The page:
Responding to concerns about its tree pruning practices, Oncor has announced two pilot programs using ideas submitted by customers. The first will deploy a team of certified arborists who as part of the pre-planning process will personally meet with customers whose trees need to be pruned to minimize outages, and the second will allow the customers at their cost to decide on a minimum pruning option.

Both of these pilot programs are for the company’s distribution lines, most commonly found in neighborhoods, and not the transmission lines which are typically supported by large towers. Trees are the single largest cause of all outages in Oncor’s service territory and proper tree pruning dramatically reduces the number and length of outages while also ensuring the safety of utility workers and the public. The program will be tested in the Lakewood area of east Dallas, and results will be evaluated in early fall for consideration in other areas.

“We understand trees mean a great deal to homeowners, and we wish we never had to prune a tree,” says Brenda Pulis, Oncor’s senior vice president of distribution. “While our contractors must prune around distribution lines in order maintain safe and reliable electric service, our customers have consistently told us that they want to be able to speak in person about their concerns, and they want more options about how the trees are pruned. With these programs we’re trying our customers’ suggestions as pilot projects.”

For the pre-planning pilot, arborists will be visiting with customers prior to pruning to explain what they can expect and provide answers to their questions about the pruning that is needed. The arborists will be meeting at the customers’ homes so each cut on each tree can be discussed if the customer desires.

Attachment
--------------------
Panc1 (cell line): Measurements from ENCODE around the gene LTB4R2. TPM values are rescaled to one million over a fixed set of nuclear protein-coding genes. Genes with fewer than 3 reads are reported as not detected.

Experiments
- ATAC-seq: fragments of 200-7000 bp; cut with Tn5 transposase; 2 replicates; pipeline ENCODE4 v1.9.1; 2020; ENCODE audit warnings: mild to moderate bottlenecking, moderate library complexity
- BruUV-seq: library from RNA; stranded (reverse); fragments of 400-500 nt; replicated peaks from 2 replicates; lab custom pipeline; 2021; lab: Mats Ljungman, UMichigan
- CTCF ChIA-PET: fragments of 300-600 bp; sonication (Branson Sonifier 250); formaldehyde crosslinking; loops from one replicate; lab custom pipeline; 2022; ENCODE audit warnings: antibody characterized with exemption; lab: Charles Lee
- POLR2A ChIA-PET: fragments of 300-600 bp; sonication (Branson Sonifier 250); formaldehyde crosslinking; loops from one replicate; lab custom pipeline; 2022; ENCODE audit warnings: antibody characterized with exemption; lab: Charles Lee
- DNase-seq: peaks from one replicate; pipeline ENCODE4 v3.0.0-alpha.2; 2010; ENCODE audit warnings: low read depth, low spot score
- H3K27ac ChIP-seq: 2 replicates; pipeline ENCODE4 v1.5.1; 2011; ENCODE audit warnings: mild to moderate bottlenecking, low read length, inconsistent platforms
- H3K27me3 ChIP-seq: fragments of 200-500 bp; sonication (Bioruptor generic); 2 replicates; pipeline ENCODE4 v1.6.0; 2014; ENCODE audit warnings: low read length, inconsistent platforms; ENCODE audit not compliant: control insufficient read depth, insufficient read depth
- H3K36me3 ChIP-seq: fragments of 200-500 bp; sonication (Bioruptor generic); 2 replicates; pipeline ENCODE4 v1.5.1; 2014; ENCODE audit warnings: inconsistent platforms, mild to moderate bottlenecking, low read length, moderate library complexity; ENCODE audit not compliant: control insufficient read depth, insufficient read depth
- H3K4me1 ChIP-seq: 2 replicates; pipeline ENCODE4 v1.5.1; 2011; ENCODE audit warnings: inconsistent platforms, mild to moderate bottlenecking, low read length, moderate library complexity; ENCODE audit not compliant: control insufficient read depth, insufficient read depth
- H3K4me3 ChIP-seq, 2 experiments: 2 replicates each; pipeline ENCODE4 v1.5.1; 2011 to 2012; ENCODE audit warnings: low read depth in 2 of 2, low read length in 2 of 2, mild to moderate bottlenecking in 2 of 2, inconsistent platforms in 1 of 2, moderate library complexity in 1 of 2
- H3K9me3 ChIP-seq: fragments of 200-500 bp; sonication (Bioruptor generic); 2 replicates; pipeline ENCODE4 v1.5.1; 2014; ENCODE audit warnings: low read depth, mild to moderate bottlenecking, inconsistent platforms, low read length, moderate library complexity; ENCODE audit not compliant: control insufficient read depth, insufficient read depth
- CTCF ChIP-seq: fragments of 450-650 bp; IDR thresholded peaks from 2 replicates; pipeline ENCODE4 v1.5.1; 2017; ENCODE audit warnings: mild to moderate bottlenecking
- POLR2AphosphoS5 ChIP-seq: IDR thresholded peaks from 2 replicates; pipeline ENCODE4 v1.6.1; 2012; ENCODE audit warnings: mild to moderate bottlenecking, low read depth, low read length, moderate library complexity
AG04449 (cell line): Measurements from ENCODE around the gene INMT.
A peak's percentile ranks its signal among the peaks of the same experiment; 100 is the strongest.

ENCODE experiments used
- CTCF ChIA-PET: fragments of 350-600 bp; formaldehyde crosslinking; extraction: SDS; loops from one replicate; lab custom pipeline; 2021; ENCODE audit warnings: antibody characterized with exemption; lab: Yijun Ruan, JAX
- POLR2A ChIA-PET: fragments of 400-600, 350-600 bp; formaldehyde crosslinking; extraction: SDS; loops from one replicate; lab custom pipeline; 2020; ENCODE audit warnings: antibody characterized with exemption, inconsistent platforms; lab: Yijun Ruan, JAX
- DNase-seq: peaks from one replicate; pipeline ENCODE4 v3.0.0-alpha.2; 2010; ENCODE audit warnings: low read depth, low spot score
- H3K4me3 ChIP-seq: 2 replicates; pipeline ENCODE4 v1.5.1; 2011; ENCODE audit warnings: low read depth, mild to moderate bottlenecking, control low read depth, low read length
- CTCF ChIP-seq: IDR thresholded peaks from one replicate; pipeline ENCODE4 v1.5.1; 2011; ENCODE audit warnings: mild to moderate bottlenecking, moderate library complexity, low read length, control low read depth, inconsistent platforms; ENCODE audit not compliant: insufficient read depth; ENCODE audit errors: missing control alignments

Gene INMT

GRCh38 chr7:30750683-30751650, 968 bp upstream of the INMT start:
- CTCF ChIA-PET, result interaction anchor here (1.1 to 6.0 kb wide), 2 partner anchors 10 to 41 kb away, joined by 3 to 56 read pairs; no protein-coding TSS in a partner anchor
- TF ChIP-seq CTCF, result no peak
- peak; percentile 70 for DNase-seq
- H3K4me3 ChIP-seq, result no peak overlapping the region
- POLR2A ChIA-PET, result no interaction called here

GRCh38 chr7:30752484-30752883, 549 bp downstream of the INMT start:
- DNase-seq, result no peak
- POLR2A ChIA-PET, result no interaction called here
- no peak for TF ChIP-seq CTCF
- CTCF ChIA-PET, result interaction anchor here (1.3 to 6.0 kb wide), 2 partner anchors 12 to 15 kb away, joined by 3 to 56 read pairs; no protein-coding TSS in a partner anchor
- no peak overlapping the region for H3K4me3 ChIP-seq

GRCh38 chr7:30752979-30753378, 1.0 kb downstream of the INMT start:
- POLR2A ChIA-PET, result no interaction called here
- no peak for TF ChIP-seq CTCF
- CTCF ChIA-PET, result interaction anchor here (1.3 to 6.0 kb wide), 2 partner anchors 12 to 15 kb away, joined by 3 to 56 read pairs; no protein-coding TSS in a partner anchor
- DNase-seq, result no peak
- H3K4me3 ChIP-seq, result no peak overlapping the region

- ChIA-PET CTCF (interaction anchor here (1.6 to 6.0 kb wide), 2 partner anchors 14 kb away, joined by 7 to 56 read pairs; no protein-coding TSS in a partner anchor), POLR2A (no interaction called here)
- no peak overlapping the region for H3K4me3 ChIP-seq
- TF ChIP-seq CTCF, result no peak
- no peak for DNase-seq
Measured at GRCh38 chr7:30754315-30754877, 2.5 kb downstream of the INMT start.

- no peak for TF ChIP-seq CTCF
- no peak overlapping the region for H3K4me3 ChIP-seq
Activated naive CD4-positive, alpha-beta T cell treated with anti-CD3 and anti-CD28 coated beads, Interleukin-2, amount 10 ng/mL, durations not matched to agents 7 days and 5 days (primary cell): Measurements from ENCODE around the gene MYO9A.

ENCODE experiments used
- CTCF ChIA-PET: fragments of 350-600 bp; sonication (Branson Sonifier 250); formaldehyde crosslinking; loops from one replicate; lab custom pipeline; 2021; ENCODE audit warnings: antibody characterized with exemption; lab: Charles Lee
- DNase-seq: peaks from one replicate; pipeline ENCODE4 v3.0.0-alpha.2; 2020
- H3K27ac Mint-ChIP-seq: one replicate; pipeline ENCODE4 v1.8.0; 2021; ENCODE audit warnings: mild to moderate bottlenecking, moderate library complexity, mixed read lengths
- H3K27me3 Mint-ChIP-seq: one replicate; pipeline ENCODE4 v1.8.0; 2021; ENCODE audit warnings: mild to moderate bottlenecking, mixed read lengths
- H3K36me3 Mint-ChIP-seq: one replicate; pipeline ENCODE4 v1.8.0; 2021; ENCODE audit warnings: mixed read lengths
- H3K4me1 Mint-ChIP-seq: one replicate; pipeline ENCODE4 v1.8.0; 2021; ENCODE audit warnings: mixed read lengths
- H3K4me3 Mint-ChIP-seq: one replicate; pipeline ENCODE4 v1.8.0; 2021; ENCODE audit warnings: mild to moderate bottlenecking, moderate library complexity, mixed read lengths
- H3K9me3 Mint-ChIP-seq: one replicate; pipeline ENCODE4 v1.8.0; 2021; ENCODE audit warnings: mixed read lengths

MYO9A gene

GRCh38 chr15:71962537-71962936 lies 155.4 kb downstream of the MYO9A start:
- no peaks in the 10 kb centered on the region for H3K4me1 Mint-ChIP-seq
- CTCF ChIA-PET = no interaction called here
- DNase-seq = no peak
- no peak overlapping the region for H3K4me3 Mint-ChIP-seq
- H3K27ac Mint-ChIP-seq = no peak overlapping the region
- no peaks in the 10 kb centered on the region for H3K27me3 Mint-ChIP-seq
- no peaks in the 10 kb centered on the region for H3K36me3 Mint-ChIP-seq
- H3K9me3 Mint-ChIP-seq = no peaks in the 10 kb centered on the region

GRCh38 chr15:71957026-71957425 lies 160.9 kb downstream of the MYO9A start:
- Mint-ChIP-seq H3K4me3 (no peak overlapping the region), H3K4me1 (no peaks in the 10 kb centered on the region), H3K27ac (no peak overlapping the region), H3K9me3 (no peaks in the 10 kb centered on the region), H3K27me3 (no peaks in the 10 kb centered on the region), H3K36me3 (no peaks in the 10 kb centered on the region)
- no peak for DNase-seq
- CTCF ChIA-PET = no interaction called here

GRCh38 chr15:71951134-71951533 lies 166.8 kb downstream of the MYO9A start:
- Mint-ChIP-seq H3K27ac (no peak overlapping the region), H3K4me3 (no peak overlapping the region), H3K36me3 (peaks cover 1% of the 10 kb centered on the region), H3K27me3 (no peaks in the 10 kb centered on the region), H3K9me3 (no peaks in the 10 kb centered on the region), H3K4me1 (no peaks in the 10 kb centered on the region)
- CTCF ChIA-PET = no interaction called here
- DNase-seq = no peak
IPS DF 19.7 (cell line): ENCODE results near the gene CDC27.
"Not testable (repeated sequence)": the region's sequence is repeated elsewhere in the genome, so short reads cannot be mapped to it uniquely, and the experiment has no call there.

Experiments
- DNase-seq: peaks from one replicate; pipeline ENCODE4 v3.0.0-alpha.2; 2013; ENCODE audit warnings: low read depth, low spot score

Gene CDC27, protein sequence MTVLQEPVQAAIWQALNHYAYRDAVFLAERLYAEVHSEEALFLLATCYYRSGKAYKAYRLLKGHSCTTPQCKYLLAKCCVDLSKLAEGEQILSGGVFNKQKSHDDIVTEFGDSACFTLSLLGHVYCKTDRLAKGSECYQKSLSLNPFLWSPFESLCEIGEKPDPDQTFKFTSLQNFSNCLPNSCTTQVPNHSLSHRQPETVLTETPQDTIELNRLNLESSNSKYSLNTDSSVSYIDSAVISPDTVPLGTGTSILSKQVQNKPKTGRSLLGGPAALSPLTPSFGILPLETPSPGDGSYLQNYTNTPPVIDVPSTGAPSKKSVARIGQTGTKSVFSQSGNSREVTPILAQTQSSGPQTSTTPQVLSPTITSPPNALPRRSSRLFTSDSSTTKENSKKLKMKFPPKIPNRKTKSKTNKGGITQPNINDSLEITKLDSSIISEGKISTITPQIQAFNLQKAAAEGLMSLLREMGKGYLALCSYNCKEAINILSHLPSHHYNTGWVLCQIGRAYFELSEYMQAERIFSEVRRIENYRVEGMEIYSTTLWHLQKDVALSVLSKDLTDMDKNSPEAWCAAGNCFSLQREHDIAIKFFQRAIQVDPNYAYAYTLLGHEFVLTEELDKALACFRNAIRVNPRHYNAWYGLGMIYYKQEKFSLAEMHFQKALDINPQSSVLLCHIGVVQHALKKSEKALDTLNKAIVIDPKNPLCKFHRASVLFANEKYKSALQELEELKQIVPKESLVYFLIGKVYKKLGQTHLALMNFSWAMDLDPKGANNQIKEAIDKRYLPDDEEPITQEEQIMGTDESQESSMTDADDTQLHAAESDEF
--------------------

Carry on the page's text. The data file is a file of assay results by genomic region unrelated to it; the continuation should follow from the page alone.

For the alternate tree maintenance agreement, customers will sign a contract agreeing to hire a line-clearance qualified tree company to prune their trees to a distance that best meets their needs. Oncor would prune the first seven feet away from the lines – maintaining the minimum required by the state and giving the customer time to shop for a line-clearance qualified tree company – allowing customers to decide how much more to prune. With the contract, the customer agrees to keep the lines outside of the seven-foot zone.

“Oncor recently announced its intention to reconnect with all customers and what we heard most is that they want to talk to us face-to-face and they like to have options,” Pulis says. “We can only build better relationships by being willing to try new things. We’re doing that here.”

Already, customers whose trees need to be pruned have the option to have their service lines buried or to reroute the lines at their expense to avoid their trees.